Malaysia must take steps in preparing to welcome foreign travellers or risk losing out to other countries.
Malaysian Inbound Tourism Association (MITA) president Uzaidi Udanis suggested that Malaysia look at other countries' best practices, which had successfully turned the tide despite the pandemic, such as Maldives that received one million foreign visitors last year and had 34 airlines operating with direct flights into the island.
"It's about time Malaysia reopens its borders. Malaysia has to take measures soon so that we will not be left behind, as neighbouring countries including Thailand have already made their move to welcome foreign tourists.
"We could relax the restrictions, but cautiously, to keep the virus at bay by imposing conditions on travellers including ensuring that they are fully vaccinated before entering the country."
Uzaidi expressed concerns over further delay as companies had started repaying their loans after the moratorium period ended, but those in the tourism industry were especially struggling to recover the losses incurred due to the pandemic.
He said they were currently depending heavily on the domestic market to survive, but were unable to optimise it, citing online hotel bookings via global websites and unexplored tourism potentials.
He said easing of Covid-19 restrictions had seen people celebrating the Chinese New Year in the new normal after not being able to do so during the early days of the pandemic, warming up to the idea of living with the virus.
This, he said, was supported with the fact that Malaysia had among the highest vaccination rates in the world, as part of its measures to protect the community from infections.
He said the government's earlier initiatives, namely, the Langkawi international tourism travel bubble pilot project and the Singapore-Malaysia Vaccinated Travel Lane (VTL) were well received, and as such, consideration should be given to reopen the international borders altogether.
He said the government should also review the strict conditions imposed on foreign travellers should it decide to reopen the borders.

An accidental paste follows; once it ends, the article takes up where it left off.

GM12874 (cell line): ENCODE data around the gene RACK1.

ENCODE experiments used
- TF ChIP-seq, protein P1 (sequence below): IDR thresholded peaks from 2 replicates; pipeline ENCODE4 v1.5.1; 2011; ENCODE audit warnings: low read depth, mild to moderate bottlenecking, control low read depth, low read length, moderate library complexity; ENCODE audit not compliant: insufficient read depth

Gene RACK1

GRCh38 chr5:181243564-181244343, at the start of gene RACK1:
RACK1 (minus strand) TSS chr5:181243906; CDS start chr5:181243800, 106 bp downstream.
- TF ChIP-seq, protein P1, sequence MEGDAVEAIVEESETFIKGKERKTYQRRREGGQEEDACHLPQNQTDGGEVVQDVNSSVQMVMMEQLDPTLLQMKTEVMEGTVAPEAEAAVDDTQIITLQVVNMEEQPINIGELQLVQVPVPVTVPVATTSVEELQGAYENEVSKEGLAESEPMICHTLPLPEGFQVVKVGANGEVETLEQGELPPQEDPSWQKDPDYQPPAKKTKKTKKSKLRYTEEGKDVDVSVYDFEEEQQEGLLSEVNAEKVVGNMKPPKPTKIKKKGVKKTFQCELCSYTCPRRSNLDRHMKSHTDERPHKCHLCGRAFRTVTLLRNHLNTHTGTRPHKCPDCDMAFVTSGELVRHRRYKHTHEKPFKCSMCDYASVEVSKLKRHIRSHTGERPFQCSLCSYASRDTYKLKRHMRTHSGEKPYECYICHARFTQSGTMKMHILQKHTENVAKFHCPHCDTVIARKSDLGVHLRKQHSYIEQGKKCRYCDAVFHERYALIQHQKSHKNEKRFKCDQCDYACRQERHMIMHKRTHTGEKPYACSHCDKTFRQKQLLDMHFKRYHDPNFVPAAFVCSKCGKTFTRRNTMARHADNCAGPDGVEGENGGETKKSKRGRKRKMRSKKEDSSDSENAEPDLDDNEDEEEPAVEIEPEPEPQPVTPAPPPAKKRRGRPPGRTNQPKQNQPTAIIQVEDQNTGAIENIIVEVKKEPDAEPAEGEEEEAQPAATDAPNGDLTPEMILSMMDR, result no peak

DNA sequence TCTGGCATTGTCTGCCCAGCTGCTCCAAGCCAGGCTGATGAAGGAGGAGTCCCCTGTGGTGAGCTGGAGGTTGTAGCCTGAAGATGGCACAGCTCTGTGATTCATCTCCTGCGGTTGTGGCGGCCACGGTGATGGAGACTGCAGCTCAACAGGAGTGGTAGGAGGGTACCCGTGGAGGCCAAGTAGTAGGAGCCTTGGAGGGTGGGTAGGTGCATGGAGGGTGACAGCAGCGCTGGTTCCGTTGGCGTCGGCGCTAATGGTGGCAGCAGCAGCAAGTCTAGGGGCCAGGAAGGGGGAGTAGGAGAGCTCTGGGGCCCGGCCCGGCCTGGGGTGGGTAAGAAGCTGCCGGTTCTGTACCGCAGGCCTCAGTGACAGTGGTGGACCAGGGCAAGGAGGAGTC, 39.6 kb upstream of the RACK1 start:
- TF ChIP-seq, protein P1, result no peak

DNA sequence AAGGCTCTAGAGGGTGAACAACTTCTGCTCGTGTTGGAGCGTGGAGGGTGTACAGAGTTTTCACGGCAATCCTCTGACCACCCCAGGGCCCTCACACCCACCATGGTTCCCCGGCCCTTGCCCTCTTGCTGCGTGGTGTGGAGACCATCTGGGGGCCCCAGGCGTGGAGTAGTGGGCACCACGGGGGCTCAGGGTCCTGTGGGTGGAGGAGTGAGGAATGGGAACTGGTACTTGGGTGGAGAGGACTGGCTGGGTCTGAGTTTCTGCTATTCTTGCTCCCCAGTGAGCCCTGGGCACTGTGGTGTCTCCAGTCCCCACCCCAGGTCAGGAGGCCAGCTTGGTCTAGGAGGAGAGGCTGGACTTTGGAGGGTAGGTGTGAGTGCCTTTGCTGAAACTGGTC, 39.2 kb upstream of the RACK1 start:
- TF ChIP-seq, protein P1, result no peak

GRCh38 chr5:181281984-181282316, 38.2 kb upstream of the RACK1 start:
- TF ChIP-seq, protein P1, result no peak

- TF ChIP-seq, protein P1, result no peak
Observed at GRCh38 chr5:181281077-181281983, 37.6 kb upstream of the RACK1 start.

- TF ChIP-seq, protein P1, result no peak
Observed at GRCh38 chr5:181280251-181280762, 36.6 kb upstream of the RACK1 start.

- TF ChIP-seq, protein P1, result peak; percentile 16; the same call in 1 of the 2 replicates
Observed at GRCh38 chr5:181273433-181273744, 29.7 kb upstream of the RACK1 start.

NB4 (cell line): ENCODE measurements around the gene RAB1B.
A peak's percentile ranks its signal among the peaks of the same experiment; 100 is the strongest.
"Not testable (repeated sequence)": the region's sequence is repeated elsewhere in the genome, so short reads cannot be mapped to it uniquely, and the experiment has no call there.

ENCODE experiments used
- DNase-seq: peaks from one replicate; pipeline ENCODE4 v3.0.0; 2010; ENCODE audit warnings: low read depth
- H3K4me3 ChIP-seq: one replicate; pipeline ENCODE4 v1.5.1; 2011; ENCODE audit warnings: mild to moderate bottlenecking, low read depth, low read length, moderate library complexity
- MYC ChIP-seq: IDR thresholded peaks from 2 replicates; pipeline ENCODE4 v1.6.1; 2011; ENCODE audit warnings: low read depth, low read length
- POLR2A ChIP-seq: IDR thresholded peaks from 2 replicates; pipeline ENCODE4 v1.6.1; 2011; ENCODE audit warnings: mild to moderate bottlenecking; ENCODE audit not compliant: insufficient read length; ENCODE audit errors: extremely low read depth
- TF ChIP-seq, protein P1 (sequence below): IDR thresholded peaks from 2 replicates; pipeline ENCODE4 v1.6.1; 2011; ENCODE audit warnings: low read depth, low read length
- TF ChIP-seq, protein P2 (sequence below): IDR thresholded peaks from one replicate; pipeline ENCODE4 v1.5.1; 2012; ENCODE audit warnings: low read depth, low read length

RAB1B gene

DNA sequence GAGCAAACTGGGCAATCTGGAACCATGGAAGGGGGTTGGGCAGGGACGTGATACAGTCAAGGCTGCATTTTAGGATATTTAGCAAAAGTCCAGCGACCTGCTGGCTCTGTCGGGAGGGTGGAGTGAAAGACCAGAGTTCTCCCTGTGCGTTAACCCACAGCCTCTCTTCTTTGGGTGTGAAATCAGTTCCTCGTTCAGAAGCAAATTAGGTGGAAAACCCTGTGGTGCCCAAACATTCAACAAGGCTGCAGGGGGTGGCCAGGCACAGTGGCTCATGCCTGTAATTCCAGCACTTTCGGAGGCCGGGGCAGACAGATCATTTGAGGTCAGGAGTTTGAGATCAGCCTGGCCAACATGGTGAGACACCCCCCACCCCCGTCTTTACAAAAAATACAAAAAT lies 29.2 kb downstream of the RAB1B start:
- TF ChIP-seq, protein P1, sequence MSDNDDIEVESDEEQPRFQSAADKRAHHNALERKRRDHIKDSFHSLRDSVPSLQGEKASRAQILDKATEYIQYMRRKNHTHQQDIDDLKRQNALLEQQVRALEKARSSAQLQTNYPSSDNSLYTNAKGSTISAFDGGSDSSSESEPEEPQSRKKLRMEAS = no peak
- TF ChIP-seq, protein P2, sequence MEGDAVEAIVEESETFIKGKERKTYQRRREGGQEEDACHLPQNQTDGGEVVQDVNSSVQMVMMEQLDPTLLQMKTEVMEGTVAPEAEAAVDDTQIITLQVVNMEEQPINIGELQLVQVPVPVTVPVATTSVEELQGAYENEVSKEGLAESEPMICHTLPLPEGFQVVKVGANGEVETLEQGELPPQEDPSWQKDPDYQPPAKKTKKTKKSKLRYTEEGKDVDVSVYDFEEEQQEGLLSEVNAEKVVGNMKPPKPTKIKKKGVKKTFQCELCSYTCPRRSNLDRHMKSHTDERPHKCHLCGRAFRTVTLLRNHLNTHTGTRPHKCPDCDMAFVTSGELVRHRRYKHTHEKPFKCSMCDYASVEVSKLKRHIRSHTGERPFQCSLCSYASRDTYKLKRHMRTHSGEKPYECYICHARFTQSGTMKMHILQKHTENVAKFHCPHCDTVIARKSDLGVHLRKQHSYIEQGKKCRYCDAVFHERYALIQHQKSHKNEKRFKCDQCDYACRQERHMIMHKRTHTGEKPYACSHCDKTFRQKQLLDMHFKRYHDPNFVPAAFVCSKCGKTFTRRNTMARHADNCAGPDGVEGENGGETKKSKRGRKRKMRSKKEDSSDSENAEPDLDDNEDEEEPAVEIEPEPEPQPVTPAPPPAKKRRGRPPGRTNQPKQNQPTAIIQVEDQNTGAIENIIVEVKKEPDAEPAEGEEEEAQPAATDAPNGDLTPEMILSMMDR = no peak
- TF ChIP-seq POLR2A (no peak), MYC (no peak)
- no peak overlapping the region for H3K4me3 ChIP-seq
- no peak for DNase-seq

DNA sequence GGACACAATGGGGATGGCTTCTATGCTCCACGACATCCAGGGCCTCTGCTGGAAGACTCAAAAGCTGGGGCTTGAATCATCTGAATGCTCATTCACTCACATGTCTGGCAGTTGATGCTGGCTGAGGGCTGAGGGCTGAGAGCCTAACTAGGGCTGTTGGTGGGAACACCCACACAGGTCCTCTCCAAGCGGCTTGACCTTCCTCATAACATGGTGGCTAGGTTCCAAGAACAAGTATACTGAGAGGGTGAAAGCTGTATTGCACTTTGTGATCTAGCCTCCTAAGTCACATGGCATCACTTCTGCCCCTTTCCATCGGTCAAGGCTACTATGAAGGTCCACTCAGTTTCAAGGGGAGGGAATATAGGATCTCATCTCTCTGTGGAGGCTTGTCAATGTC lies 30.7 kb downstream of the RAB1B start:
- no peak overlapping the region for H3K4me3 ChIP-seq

"For example, I have a client from the United Kingdom who said he had to take Covid-19 tests daily while he was on an eight-day trip to Langkawi. The government should review this as it would also jeopardise the industry in the long-run as potential customers will be put off because of the extreme measures."
Meanwhile, former Malaysian Medical Association president Datuk Dr N.K.S. Tharmaseelan suggested reopening of borders in stages to travellers from countries who were not in the high-risk category.
"They still must show proof having had both their vaccinations and booster (as all Malaysians are required to do so) and have proof of negative results before travel. Or, they could be given the option of a shorter quarantine period for a couple of days with terms and conditions.
"While prioritising public health, we must also look at the economic sustainability and steer the country back to some semblance of normalcy," he said.
He said the last fortnight had seen the number of daily confirmed Covid-19 cases easing to around 2,000 to 3,000 per day.
Almost 99 per cent of the daily new cases were in Categories One and Two, which showed no or mild symptoms, proof that Malaysia was on the right track with the vaccinations and boosters, he said.
"Every industry is important. Most of the variants have been imported from overseas. Thus, foreign visitors, especially from high-risk countries should be carefully monitored with strict adherence of the Standard Operating Procedures (SOP), vaccinations and boosters, as well as tests.
"We are doing fairly well (in containing the virus). So, reopening the borders and easing some restrictions gradually in accordance with the situation and circumstances should be the plan for the future. We cannot simply lift all restrictions that will spell a disaster.
As neighbouring countries Thailand and the Philippines are set to welcome foreign tourists from this month, Malaysia has yet to make any significant announcement on the reopening of its borders.
Malaysia estimated RM165 billion losses in tourist expenditure for the year 2021 as the country's tourism activities came to a screeching halt due to the Covid-19 pandemic.
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